One of the great flaws of the American media is that a tragedy like that of the Haiti earthquake can completely knock a story like the Chinese cyber attack completely off the front pages. I see, however, China's cyber attack on American enterprises as a significant historical event. That's why I would ask you read the op-ed carefully below and then forward that op-ed to anybody you can, including your elected representatives. In my book The Coming China Wars, I describe in detail China's strategy to become the world's greatest military and economic superpower at the expense of countries like America and continents like Europe. It's damn well time for working Americans to become as well versed in the matters of China as they are in NASCAR and NFL football. It's also long past time for our myopic, money-grubbing politicians to wake up and understand that the greatest job program we could adopt right now in Congress would be trade reform.
China's war on the U.S. economy
Peter Navarro,Greg Autry
Friday, January 15, 2010
China's recent cyberattacks against Google and as many as 33 other U.S. corporations open up a dangerous new industrial espionage front in Beijing's war on American business.
China's objective was not that of a rogue hacker -- to create chaos. Rather, the target was any intellectual property that would give Chinese enterprises a competitive edge -- from trade secrets and new technologies to software such as Google's proprietary source code.
Chinese cyberattacks are hardly new. China's military regularly hacks into America's defense networks to acquire military technologies. A glaring case in point: the highly sophisticated penetration last April of the Pentagon's $300 billion Joint Strike Fighter project.
Chinese industrial espionage, along with other illegal means to acquire American business technology, is hardly new either. For example, an American manufacturer such as GM or Intel that produces in China must surrender some of its technology. Such forced technology transfer is clearly illegal under World Trade Organization rules, but U.S. executives meekly kowtow for a piece of the action.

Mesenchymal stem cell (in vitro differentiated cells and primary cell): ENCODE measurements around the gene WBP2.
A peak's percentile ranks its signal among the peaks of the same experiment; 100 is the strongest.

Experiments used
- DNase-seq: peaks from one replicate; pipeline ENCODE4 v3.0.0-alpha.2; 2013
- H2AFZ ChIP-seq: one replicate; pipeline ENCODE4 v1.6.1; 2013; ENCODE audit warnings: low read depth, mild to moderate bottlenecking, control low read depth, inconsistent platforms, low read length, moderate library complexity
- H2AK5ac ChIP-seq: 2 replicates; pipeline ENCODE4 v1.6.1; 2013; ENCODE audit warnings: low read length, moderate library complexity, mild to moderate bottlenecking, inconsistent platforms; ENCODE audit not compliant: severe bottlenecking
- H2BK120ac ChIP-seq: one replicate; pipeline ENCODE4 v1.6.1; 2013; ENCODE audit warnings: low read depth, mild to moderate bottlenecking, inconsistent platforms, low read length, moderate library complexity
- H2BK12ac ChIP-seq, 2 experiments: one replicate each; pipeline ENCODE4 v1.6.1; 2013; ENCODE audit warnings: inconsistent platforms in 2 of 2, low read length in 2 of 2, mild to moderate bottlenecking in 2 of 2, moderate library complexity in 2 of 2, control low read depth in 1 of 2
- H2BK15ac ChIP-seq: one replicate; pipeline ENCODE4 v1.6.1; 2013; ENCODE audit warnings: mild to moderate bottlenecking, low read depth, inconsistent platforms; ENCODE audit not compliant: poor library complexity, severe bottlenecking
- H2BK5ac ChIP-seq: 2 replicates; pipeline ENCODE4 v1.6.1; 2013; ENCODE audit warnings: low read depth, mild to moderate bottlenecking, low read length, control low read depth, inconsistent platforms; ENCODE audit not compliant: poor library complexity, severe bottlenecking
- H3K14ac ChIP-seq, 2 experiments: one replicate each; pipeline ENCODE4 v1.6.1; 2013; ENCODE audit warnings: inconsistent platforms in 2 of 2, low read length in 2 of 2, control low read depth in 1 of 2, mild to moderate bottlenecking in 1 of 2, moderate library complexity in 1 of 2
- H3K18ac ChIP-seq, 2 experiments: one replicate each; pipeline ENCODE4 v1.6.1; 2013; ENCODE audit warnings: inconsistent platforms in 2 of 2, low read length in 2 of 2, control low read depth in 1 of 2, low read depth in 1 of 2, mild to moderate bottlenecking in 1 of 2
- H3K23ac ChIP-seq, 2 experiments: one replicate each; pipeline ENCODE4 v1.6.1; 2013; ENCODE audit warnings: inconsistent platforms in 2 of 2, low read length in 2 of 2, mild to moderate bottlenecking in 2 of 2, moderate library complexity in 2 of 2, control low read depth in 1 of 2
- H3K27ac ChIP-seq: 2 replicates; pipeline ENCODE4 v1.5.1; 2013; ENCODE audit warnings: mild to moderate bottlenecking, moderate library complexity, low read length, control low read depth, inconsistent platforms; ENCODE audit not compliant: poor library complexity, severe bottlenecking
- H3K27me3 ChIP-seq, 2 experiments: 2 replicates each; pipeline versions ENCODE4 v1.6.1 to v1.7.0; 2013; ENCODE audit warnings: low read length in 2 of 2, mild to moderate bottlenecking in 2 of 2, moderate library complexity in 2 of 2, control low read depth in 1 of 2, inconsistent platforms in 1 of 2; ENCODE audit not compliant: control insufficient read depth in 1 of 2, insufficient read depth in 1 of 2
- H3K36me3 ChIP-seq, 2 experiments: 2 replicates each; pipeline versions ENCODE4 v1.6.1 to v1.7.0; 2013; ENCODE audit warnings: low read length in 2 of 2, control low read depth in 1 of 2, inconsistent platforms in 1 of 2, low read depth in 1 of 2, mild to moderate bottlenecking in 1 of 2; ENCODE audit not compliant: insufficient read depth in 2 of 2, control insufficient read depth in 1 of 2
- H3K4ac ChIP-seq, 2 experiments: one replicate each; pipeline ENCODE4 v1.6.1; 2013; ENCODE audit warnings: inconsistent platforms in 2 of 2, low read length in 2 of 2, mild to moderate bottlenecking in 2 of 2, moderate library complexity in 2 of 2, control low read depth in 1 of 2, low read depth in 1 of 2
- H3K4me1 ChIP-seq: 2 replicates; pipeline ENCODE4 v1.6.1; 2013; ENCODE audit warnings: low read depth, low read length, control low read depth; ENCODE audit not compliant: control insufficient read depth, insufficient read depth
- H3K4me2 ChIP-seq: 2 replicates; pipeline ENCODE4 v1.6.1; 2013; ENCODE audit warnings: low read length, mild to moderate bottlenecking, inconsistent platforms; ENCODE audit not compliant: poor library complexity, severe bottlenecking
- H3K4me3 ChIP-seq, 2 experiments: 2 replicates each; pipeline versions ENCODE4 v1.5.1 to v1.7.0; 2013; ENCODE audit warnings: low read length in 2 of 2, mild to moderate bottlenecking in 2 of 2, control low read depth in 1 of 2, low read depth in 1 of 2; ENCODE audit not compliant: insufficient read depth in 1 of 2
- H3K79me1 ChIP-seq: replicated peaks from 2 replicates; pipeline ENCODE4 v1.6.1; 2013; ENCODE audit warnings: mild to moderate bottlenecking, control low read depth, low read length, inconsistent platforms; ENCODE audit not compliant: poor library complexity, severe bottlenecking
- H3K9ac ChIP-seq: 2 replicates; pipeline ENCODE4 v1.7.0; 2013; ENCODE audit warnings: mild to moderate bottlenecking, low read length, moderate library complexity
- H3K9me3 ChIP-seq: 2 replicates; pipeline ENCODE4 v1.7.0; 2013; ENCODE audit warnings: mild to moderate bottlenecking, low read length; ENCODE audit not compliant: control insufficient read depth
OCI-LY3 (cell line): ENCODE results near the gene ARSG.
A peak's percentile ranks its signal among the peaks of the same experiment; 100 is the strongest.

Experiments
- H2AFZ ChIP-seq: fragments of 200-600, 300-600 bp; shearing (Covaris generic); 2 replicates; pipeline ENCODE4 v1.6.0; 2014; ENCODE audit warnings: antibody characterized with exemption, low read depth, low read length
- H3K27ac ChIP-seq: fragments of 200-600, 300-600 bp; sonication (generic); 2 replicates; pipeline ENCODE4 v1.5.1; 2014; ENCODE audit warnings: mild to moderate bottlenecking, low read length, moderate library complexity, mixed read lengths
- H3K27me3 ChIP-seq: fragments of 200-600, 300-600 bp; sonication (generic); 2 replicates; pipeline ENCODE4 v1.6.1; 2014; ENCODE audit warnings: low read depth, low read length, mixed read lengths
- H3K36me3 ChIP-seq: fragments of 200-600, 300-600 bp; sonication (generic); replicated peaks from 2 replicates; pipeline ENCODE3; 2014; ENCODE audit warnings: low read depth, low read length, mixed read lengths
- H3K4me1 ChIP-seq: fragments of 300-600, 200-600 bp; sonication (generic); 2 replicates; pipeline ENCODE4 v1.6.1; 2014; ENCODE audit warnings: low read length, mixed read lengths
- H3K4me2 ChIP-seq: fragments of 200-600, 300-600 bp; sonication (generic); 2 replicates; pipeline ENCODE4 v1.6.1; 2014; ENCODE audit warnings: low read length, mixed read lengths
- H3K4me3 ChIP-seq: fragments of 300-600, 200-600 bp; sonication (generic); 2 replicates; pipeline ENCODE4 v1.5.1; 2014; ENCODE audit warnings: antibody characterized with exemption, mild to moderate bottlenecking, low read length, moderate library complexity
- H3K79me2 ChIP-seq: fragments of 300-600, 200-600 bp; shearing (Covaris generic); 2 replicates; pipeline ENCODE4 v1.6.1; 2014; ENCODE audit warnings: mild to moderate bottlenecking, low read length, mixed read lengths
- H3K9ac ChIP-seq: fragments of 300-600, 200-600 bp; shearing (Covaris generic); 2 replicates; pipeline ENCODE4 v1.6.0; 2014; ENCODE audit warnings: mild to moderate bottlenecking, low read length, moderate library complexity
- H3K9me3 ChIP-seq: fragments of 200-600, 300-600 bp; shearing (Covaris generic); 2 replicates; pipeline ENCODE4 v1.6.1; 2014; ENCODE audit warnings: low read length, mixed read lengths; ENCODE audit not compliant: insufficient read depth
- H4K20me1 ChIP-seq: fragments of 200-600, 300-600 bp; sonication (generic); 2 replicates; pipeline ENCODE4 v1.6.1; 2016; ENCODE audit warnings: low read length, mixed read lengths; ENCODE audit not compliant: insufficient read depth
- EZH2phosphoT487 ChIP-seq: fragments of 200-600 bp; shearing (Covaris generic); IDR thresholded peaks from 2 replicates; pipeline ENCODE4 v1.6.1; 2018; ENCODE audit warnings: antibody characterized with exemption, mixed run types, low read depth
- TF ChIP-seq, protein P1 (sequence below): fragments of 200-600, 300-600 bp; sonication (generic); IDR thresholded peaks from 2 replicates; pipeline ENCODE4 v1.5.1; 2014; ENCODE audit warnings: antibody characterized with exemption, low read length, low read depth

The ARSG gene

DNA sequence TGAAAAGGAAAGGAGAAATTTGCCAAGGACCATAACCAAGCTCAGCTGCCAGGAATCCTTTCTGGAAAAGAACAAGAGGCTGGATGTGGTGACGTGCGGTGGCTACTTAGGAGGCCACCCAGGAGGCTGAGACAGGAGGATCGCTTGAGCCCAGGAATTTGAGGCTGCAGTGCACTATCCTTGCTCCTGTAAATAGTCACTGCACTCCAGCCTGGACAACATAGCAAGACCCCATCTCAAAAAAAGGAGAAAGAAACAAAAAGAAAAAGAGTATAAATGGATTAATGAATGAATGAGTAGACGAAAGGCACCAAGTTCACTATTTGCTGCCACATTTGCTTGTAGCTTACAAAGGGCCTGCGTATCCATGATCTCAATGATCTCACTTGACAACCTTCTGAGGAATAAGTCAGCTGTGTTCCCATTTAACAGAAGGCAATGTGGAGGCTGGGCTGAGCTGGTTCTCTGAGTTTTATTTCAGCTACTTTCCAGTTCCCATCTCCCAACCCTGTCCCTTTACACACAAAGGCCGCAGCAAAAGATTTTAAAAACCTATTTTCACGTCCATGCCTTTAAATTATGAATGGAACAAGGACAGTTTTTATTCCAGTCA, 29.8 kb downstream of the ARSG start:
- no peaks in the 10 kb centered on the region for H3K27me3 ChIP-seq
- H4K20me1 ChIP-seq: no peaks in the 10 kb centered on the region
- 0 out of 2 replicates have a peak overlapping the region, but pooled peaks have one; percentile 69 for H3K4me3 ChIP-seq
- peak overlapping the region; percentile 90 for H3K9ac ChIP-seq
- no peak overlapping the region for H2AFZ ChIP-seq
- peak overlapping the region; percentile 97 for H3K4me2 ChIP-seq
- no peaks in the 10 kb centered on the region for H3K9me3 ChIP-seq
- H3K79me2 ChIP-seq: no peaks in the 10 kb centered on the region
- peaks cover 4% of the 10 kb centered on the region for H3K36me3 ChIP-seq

Similarly, on the industrial espionage front, a shadow network of Chinese visitors to American soil regularly troll for new designs, processes, products and software that can be copied or reverse-engineered. The standard joke: What do they call an American patent in China? A blueprint.
More broadly, according to the U.S.-China Economic and Security Review Commission: "China is the most aggressive country conducting espionage against the United States." Of course, once intellectual property is stolen and exported, China gains yet another competitive edge -- even as China's economy booms and America's goes bust.
What's new and alarming about China's latest wave of cyberattacks is the extension of Beijing's flagrant industrial espionage to cyberspace. If the bank accounts, client lists, trade secrets, patented technologies and proprietary software of American corporations are not safe from Chinese hackers, this becomes an issue not only of economic policy but also of national security.
Predictably, Chinese government officials deny any culpability. This is supremely disingenuous, given the tight control of China's Internet by its vast army of cybercops and the sophistication of the attacks.
At the dawn of this new cold cyberwar, President Obama and Secretary of State Hillary Rodham Clinton must be clear: Any attack on America -- from Pentagon hackings and industrial espionage to forced technology transfer and mercantilist weapons like currency manipulation - represents an act of aggression and will not be tolerated.
Peter Navarro is a business professor at UC Irvine and author of "The Coming China Wars." Greg Autry is a UC Irvine graduate student. Contact: www.peternavarro.com.